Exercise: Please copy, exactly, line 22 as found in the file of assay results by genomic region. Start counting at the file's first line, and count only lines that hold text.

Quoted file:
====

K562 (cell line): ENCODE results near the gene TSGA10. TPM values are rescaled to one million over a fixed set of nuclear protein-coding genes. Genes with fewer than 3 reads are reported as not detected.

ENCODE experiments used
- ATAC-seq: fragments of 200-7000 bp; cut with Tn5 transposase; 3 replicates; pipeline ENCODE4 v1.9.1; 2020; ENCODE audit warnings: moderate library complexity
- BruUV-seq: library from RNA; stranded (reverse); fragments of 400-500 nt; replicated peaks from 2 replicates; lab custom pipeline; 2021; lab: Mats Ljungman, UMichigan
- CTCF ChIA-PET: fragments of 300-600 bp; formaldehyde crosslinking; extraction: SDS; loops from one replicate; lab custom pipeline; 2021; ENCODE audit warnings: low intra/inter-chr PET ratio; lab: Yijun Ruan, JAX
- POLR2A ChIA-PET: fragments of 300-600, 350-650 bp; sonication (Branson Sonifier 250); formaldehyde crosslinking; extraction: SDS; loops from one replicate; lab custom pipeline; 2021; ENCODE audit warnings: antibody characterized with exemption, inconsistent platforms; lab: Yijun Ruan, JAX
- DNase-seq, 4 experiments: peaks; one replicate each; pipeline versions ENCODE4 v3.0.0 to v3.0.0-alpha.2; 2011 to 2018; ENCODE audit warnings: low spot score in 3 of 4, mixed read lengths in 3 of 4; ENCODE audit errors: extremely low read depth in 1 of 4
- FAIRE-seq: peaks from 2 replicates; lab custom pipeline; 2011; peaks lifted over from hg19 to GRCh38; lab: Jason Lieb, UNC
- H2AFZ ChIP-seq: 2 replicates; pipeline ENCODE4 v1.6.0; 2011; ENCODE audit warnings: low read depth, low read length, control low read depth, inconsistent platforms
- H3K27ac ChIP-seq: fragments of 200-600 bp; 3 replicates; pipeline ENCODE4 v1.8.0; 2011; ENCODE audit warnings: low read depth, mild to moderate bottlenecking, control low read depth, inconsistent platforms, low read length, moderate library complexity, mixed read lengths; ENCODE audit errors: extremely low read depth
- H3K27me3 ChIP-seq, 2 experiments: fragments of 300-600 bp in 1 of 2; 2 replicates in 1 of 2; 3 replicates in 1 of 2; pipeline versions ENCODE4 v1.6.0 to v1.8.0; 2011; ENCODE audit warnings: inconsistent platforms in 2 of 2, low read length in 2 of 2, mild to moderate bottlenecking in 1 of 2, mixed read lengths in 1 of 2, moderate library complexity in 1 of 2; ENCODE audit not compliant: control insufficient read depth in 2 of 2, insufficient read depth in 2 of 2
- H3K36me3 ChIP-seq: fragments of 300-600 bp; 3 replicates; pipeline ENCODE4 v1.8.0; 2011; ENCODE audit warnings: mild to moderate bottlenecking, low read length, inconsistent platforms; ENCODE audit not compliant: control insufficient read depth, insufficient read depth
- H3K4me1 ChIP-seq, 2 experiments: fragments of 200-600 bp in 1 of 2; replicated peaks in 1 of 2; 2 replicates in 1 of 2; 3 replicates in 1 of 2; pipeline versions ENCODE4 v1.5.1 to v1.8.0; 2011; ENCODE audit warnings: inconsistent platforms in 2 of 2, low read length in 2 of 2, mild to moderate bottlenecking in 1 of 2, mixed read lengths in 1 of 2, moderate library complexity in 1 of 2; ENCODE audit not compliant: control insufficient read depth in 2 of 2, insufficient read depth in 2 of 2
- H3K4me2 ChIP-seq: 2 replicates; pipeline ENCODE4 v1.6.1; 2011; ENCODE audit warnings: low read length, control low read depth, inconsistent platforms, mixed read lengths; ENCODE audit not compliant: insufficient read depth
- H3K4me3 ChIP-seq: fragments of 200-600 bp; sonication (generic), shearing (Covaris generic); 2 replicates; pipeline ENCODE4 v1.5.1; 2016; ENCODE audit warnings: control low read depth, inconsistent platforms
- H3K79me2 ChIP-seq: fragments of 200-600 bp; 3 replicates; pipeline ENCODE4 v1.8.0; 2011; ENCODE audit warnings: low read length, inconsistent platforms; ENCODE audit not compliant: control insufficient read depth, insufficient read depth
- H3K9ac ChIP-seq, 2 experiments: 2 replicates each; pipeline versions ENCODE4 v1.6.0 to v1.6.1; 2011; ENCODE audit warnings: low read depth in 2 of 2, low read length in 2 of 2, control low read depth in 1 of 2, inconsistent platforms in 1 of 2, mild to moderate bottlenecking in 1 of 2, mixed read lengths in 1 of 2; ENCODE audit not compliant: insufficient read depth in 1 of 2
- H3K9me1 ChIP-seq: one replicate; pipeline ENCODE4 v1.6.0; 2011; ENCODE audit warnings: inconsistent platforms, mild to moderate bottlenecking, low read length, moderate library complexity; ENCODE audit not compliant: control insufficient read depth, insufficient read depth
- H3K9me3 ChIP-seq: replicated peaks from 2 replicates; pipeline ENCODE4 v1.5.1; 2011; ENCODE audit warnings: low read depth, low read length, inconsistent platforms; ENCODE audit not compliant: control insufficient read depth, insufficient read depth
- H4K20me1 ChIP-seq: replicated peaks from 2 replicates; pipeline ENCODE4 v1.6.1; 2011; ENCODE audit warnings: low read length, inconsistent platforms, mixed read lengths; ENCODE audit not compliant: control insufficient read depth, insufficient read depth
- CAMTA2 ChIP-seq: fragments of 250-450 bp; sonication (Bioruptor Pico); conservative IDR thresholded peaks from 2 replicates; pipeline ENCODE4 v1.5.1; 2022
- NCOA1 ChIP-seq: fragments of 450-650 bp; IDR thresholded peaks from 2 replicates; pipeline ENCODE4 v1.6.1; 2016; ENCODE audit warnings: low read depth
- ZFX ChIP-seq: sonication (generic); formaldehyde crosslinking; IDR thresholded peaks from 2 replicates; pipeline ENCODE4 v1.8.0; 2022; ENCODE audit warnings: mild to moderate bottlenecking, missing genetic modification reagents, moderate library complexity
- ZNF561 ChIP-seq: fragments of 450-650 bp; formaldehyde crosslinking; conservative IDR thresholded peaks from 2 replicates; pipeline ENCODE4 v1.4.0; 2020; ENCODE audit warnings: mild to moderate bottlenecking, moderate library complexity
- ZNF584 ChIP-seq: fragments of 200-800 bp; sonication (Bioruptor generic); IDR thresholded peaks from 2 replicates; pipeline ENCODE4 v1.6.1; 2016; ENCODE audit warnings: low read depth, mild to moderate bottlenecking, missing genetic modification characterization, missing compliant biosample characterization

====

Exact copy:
- NCOA1 ChIP-seq: fragments of 450-650 bp; IDR thresholded peaks from 2 replicates; pipeline ENCODE4 v1.6.1; 2016; ENCODE audit warnings: low read depth